SACRAMENTO, Calif — California is beginning the process of closing down surge hospitals after health officials said that the state has successfully flattened the curve of rising coronavirus cases.
Officials with the California Office of Emergency Services said that two hospitals are scheduled to close in June, while other facilities would have a "warm shutdown," which means that those hospitals would be available just in case if there is another wave of a coronavirus outbreak or another emergency.
"Maintaining the use of these facilities going forward will provide us critical flexibility to safeguard the health and safety of Californians as we begin to reopen the state," Cal OES Director Mark Ghilarducci said in a news release.
The Sleep Train Arena, the former home of the Sacramento Kings, at the end of May will have a "warm shutdown" of the facility's 400 beds that were set up for potential COVID-19 patients in case there was a surge of cases.
Meanwhile, the practice facility will continue to operate as it has through at least the end of June.
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The LA Convention Center and the Palomar Medical Center would still be maintained as they are placed in a warm shutdown.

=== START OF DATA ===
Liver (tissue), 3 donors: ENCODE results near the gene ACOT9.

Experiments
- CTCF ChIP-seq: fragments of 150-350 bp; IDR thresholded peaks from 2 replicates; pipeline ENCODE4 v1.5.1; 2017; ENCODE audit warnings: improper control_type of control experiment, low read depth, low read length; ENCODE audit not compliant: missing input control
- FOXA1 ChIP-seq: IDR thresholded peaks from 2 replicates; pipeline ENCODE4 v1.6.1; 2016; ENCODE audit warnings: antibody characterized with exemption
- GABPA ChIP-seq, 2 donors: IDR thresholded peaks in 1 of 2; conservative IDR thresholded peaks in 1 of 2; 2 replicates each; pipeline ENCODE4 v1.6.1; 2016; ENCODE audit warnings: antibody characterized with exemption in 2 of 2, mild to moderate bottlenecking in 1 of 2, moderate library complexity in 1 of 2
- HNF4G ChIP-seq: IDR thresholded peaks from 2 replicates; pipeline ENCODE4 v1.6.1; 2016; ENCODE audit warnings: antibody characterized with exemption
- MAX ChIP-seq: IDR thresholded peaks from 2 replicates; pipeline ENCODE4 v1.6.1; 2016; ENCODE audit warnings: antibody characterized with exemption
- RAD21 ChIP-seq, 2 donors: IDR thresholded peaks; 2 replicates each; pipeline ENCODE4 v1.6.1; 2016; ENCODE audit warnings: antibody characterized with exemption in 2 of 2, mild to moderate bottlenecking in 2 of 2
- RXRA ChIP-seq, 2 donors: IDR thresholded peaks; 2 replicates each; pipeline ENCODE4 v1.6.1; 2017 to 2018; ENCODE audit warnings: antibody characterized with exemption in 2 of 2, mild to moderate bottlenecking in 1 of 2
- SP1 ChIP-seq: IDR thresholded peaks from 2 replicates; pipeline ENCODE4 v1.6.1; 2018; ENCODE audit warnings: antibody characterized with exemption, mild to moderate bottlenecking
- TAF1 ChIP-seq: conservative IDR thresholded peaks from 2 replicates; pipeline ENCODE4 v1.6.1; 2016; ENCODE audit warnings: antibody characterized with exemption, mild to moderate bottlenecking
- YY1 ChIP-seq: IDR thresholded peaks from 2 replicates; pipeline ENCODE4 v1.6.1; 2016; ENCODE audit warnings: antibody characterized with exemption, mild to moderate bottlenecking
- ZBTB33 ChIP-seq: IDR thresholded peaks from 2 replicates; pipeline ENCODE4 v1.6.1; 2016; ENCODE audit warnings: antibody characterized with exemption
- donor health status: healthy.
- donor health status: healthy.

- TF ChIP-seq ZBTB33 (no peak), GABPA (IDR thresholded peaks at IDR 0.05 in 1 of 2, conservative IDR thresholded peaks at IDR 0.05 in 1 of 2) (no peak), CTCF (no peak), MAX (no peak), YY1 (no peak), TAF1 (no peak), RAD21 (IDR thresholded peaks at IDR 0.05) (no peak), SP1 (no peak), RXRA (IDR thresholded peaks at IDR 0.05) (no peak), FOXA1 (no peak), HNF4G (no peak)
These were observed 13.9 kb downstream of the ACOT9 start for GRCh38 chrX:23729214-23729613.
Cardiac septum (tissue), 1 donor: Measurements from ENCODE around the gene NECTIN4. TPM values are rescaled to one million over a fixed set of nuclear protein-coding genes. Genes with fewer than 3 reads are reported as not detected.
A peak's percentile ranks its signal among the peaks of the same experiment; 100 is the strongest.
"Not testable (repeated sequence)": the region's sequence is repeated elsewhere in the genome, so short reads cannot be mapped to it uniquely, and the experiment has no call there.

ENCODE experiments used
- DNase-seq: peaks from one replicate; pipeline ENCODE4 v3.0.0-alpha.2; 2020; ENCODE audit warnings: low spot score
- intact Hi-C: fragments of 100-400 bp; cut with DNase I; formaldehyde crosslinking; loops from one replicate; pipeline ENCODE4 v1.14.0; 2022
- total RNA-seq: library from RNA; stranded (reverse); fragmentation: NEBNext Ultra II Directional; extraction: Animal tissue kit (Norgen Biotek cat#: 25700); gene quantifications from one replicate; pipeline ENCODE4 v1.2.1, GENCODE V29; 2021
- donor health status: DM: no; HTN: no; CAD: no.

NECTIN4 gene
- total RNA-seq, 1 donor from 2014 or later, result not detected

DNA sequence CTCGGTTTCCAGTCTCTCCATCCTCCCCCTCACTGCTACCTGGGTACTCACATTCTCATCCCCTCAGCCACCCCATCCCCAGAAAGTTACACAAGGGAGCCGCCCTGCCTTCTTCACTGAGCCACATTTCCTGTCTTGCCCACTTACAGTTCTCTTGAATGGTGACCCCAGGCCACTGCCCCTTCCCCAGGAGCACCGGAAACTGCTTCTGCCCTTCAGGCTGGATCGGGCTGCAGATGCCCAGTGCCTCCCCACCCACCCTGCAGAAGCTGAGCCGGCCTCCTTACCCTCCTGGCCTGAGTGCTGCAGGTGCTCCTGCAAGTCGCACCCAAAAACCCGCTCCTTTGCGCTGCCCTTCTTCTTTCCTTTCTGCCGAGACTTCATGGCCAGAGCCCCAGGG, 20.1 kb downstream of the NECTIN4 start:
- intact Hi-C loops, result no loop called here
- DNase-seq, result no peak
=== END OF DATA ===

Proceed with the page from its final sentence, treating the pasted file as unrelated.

The USNS Mercy Hospital Ship operated as an alternate care site for the Los Angeles area. The ship left the Port of Los Angeles on May 15 so that it could return back to San Diego, but Navy medical personnel stayed behind to help respond to the pandemic.
Dr. Mark Ghaly, Secretary of the California Health and Human Services Agency, said in a news release that the state was able to flatten the curve because Californians followed the stay at home orders.
"This is why the stay-at-home order was issued, to save lives and to give the healthcare delivery system time to prepare," Ghaly said.
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